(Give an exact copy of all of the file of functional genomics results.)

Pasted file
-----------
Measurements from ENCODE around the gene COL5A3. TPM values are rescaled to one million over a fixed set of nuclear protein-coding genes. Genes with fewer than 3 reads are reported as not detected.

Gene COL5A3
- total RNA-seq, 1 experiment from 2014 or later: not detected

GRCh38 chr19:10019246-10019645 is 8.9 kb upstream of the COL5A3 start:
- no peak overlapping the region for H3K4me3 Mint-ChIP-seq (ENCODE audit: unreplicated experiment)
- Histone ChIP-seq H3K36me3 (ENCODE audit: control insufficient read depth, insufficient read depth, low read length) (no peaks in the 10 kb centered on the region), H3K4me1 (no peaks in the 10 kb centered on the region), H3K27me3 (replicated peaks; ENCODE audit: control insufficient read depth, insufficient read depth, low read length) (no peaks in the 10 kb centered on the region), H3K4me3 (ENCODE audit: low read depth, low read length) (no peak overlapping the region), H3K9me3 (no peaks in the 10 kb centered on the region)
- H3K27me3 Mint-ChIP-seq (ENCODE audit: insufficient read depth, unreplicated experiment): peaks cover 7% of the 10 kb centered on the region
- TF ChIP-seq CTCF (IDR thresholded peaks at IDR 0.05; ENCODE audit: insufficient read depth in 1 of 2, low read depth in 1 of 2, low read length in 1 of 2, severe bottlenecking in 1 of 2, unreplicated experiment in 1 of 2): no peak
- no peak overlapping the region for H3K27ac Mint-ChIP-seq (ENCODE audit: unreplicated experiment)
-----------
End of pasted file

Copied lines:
Measurements from ENCODE around the gene COL5A3. TPM values are rescaled to one million over a fixed set of nuclear protein-coding genes. Genes with fewer than 3 reads are reported as not detected.

Gene COL5A3
- total RNA-seq, 1 experiment from 2014 or later: not detected

GRCh38 chr19:10019246-10019645 is 8.9 kb upstream of the COL5A3 start:
- no peak overlapping the region for H3K4me3 Mint-ChIP-seq (ENCODE audit: unreplicated experiment)
- Histone ChIP-seq H3K36me3 (ENCODE audit: control insufficient read depth, insufficient read depth, low read length) (no peaks in the 10 kb centered on the region), H3K4me1 (no peaks in the 10 kb centered on the region), H3K27me3 (replicated peaks; ENCODE audit: control insufficient read depth, insufficient read depth, low read length) (no peaks in the 10 kb centered on the region), H3K4me3 (ENCODE audit: low read depth, low read length) (no peak overlapping the region), H3K9me3 (no peaks in the 10 kb centered on the region)
- H3K27me3 Mint-ChIP-seq (ENCODE audit: insufficient read depth, unreplicated experiment): peaks cover 7% of the 10 kb centered on the region
- TF ChIP-seq CTCF (IDR thresholded peaks at IDR 0.05; ENCODE audit: insufficient read depth in 1 of 2, low read depth in 1 of 2, low read length in 1 of 2, severe bottlenecking in 1 of 2, unreplicated experiment in 1 of 2): no peak
- no peak overlapping the region for H3K27ac Mint-ChIP-seq (ENCODE audit: unreplicated experiment)